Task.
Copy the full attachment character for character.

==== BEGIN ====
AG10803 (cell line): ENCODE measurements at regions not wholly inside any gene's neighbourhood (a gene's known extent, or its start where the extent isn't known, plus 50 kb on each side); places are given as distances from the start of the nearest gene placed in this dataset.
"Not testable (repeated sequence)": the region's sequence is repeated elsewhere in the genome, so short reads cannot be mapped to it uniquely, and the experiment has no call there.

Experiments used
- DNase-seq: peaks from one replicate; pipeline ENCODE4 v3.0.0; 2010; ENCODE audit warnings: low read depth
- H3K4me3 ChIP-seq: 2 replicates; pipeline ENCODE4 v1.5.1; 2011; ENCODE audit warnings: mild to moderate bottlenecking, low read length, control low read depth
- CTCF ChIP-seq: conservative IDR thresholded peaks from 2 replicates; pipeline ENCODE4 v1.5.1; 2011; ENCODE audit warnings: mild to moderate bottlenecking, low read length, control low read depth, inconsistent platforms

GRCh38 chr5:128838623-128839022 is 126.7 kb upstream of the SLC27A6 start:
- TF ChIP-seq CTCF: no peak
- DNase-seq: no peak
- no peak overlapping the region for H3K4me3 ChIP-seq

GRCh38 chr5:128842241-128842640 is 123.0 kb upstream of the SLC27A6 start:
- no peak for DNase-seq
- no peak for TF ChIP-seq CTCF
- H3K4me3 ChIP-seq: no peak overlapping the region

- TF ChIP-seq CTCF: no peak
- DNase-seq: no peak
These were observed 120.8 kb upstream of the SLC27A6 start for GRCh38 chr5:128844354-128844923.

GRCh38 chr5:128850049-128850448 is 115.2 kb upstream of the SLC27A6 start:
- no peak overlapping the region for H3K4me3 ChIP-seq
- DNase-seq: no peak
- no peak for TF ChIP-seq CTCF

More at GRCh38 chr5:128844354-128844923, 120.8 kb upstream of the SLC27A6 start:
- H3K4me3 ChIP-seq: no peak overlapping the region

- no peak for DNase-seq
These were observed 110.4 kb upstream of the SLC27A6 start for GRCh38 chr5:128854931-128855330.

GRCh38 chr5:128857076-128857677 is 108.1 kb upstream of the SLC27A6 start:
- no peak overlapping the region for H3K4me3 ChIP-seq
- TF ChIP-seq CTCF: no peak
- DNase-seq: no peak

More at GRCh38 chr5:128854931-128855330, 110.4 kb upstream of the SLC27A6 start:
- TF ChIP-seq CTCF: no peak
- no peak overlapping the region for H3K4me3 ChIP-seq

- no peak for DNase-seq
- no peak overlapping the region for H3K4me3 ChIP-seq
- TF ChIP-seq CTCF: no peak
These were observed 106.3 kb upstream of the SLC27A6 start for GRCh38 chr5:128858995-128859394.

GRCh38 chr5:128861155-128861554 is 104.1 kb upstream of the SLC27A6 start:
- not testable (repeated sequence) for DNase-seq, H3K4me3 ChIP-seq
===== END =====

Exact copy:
AG10803 (cell line): ENCODE measurements at regions not wholly inside any gene's neighbourhood (a gene's known extent, or its start where the extent isn't known, plus 50 kb on each side); places are given as distances from the start of the nearest gene placed in this dataset.
"Not testable (repeated sequence)": the region's sequence is repeated elsewhere in the genome, so short reads cannot be mapped to it uniquely, and the experiment has no call there.

Experiments used
- DNase-seq: peaks from one replicate; pipeline ENCODE4 v3.0.0; 2010; ENCODE audit warnings: low read depth
- H3K4me3 ChIP-seq: 2 replicates; pipeline ENCODE4 v1.5.1; 2011; ENCODE audit warnings: mild to moderate bottlenecking, low read length, control low read depth
- CTCF ChIP-seq: conservative IDR thresholded peaks from 2 replicates; pipeline ENCODE4 v1.5.1; 2011; ENCODE audit warnings: mild to moderate bottlenecking, low read length, control low read depth, inconsistent platforms

GRCh38 chr5:128838623-128839022 is 126.7 kb upstream of the SLC27A6 start:
- TF ChIP-seq CTCF: no peak
- DNase-seq: no peak
- no peak overlapping the region for H3K4me3 ChIP-seq

GRCh38 chr5:128842241-128842640 is 123.0 kb upstream of the SLC27A6 start:
- no peak for DNase-seq
- no peak for TF ChIP-seq CTCF
- H3K4me3 ChIP-seq: no peak overlapping the region

- TF ChIP-seq CTCF: no peak
- DNase-seq: no peak
These were observed 120.8 kb upstream of the SLC27A6 start for GRCh38 chr5:128844354-128844923.

GRCh38 chr5:128850049-128850448 is 115.2 kb upstream of the SLC27A6 start:
- no peak overlapping the region for H3K4me3 ChIP-seq
- DNase-seq: no peak
- no peak for TF ChIP-seq CTCF

More at GRCh38 chr5:128844354-128844923, 120.8 kb upstream of the SLC27A6 start:
- H3K4me3 ChIP-seq: no peak overlapping the region

- no peak for DNase-seq
These were observed 110.4 kb upstream of the SLC27A6 start for GRCh38 chr5:128854931-128855330.

GRCh38 chr5:128857076-128857677 is 108.1 kb upstream of the SLC27A6 start:
- no peak overlapping the region for H3K4me3 ChIP-seq
- TF ChIP-seq CTCF: no peak
- DNase-seq: no peak

More at GRCh38 chr5:128854931-128855330, 110.4 kb upstream of the SLC27A6 start:
- TF ChIP-seq CTCF: no peak
- no peak overlapping the region for H3K4me3 ChIP-seq

- no peak for DNase-seq
- no peak overlapping the region for H3K4me3 ChIP-seq
- TF ChIP-seq CTCF: no peak
These were observed 106.3 kb upstream of the SLC27A6 start for GRCh38 chr5:128858995-128859394.

GRCh38 chr5:128861155-128861554 is 104.1 kb upstream of the SLC27A6 start:
- not testable (repeated sequence) for DNase-seq, H3K4me3 ChIP-seq